There was widespread relief around the country at the Prime Minister leaving hospital. The pressure he was under before his admission was immense, it was clearly a dangerous situation and he was brilliantly looked after by the NHS. His thanks for his care team struck a chord. It was touching to hear the reaction of family members from New Zealand and Portugal and their obvious pride at what their children are doing to help others (whatever their background) recover. Boris’ experience brought home to many how dangerous this virus can be.
Even more of an impact has been made by the loss of those who we know from their appearance on our TV screens over many years and who therefore feel very familiar. The same is true of those who we have never met but who we hear have lost their lives in this pandemic doing everything they could to help others. Increasingly we also know of people known to us who are being directly impacted by the virus.
These are the human faces behind the statistics: that’s what brings it home and the knowledge that our actions can save lives and help the NHS is helping drive the success of social distancing.
It’s still early but underlying the awful statistics on the spread of the virus is evidence our national effort paying off - all our actions are having an effect.
We need to ensure that we protect what has in many cases taken taken decades to create but which risks being destroyed by the impact of the pandemic. One such area needing help is the charity sector
I was therefore pleased that last week, the Chancellor announced a £750 million package of support for charities. This will include support for hospices and organisations like St John’s Ambulance and Citizens Advice (who locally are doing excellent work to offer guidance to residents impacted by Coronavirus) as well as charities supporting vulnerable children, victims of domestic abuse, or disabled people. A lot of support is also being targeted at smaller, local charities working with vulnerable people.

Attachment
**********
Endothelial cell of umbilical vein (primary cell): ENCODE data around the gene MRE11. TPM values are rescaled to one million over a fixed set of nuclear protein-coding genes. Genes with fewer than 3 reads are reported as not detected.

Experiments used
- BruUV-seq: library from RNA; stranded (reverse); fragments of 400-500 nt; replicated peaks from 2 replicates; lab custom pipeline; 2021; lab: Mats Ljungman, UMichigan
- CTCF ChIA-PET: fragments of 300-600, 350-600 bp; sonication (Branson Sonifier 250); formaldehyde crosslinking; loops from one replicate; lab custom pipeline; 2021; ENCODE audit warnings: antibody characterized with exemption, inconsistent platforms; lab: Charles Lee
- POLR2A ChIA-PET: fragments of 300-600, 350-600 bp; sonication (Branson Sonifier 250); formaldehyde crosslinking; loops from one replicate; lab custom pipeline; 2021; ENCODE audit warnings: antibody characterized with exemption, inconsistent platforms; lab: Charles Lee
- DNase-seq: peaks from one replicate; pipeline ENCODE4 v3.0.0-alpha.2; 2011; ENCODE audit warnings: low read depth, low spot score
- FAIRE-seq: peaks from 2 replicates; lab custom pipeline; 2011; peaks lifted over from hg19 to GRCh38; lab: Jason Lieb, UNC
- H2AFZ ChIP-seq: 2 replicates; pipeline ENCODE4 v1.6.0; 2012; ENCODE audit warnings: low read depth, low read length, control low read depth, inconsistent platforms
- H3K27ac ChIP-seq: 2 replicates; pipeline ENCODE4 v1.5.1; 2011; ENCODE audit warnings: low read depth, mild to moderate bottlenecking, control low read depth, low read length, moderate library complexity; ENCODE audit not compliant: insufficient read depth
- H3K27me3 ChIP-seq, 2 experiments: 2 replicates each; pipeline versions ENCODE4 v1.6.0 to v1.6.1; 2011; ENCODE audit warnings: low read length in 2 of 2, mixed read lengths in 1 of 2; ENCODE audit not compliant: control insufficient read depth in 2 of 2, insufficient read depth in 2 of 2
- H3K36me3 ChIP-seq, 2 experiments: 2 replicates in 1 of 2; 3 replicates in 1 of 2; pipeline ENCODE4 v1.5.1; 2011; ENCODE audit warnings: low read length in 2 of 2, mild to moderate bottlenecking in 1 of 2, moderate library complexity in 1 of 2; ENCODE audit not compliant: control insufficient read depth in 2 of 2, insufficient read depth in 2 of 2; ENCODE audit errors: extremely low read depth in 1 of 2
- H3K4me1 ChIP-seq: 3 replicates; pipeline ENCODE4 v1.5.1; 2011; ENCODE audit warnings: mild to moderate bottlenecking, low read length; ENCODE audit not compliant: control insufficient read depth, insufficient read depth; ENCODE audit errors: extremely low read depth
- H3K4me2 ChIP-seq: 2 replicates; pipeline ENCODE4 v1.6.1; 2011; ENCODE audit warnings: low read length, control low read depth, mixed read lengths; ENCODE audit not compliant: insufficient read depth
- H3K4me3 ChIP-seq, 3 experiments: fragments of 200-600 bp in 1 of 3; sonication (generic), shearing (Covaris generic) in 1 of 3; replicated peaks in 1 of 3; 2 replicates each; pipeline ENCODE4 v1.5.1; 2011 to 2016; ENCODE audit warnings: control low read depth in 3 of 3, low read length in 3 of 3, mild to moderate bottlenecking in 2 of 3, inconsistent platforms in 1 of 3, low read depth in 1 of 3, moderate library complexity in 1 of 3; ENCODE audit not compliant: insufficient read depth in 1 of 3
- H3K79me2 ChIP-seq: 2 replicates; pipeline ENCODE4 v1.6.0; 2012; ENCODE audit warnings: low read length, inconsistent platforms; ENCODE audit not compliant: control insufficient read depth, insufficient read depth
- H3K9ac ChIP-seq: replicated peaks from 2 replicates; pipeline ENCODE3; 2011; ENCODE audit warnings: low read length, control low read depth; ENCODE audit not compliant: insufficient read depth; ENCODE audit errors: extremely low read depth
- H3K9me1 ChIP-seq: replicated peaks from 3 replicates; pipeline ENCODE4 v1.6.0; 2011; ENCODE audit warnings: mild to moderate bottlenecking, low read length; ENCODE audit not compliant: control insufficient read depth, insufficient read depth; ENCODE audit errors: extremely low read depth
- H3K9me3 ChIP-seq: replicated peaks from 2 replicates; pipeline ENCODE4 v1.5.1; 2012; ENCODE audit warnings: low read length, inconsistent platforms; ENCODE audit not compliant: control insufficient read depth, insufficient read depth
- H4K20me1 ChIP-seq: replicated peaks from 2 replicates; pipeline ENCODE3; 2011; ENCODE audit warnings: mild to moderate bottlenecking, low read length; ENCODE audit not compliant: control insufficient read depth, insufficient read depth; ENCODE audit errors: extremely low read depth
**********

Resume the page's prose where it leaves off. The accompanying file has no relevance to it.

One area charities have highlighted and is a matter of deep concern during lockdown has been the risk of increase in domestic abuse. This week the Government launched a campaign “#YouAreNotAlone” to remind people who are vulnerable that help is there for them.
Those who need support can call the 24-hour National Domestic Violence Freephone Helpline on 0808 2000 247. Locally, any person at risk of or experiencing domestic abuse can contact WORTH Services on 07834968539 or 033 022 28181. Advisors are available 9am till 5pm Monday-Friday.
In an emergency people who need help should always call 999.
The lockdown is working in reducing the spread of the virus and through it we are all contributing to saving lives - but the lockdown also continues to impact members of our community who for different reasons need support.
Photo Credit: Before the country entered “lock-down” Jeremy Quin visited Farlington School Bear Slinfold to cover a wide range of issues - in particular the environment.